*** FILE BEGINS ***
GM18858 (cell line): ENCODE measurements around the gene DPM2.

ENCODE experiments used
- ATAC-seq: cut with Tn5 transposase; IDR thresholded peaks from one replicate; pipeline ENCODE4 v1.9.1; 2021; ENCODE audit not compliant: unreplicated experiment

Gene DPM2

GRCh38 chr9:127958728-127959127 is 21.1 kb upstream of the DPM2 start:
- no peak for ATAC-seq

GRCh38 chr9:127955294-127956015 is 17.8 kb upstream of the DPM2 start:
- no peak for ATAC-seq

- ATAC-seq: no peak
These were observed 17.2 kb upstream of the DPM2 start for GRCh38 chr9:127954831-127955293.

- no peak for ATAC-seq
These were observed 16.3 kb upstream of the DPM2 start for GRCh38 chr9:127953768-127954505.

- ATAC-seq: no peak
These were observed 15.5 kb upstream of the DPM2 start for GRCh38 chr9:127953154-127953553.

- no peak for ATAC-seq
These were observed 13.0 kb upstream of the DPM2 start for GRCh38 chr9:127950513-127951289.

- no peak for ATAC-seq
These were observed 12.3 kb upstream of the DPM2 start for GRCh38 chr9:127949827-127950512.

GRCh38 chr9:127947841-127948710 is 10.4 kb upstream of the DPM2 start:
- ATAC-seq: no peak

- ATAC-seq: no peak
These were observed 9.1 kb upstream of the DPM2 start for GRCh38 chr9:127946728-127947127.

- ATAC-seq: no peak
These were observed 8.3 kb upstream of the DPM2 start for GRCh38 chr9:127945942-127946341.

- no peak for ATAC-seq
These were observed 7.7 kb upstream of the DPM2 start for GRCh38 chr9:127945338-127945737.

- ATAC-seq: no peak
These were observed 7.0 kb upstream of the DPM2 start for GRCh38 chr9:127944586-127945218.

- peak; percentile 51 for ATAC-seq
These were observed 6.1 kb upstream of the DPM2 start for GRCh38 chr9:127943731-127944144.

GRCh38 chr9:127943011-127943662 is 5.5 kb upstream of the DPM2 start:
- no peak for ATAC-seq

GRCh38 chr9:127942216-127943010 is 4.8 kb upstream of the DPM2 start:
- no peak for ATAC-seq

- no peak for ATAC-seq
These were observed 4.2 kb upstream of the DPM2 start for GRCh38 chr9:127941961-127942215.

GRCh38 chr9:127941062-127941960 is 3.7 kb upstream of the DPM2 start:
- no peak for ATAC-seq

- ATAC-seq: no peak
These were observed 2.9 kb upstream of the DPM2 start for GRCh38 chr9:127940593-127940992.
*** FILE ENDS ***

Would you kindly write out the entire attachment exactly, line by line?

GM18858 (cell line): ENCODE measurements around the gene DPM2.

ENCODE experiments used
- ATAC-seq: cut with Tn5 transposase; IDR thresholded peaks from one replicate; pipeline ENCODE4 v1.9.1; 2021; ENCODE audit not compliant: unreplicated experiment

Gene DPM2

GRCh38 chr9:127958728-127959127 is 21.1 kb upstream of the DPM2 start:
- no peak for ATAC-seq

GRCh38 chr9:127955294-127956015 is 17.8 kb upstream of the DPM2 start:
- no peak for ATAC-seq

- ATAC-seq: no peak
These were observed 17.2 kb upstream of the DPM2 start for GRCh38 chr9:127954831-127955293.

- no peak for ATAC-seq
These were observed 16.3 kb upstream of the DPM2 start for GRCh38 chr9:127953768-127954505.

- ATAC-seq: no peak
These were observed 15.5 kb upstream of the DPM2 start for GRCh38 chr9:127953154-127953553.

- no peak for ATAC-seq
These were observed 13.0 kb upstream of the DPM2 start for GRCh38 chr9:127950513-127951289.

- no peak for ATAC-seq
These were observed 12.3 kb upstream of the DPM2 start for GRCh38 chr9:127949827-127950512.

GRCh38 chr9:127947841-127948710 is 10.4 kb upstream of the DPM2 start:
- ATAC-seq: no peak

- ATAC-seq: no peak
These were observed 9.1 kb upstream of the DPM2 start for GRCh38 chr9:127946728-127947127.

- ATAC-seq: no peak
These were observed 8.3 kb upstream of the DPM2 start for GRCh38 chr9:127945942-127946341.

- no peak for ATAC-seq
These were observed 7.7 kb upstream of the DPM2 start for GRCh38 chr9:127945338-127945737.

- ATAC-seq: no peak
These were observed 7.0 kb upstream of the DPM2 start for GRCh38 chr9:127944586-127945218.

- peak; percentile 51 for ATAC-seq
These were observed 6.1 kb upstream of the DPM2 start for GRCh38 chr9:127943731-127944144.

GRCh38 chr9:127943011-127943662 is 5.5 kb upstream of the DPM2 start:
- no peak for ATAC-seq

GRCh38 chr9:127942216-127943010 is 4.8 kb upstream of the DPM2 start:
- no peak for ATAC-seq

- no peak for ATAC-seq
These were observed 4.2 kb upstream of the DPM2 start for GRCh38 chr9:127941961-127942215.

GRCh38 chr9:127941062-127941960 is 3.7 kb upstream of the DPM2 start:
- no peak for ATAC-seq

- ATAC-seq: no peak
These were observed 2.9 kb upstream of the DPM2 start for GRCh38 chr9:127940593-127940992.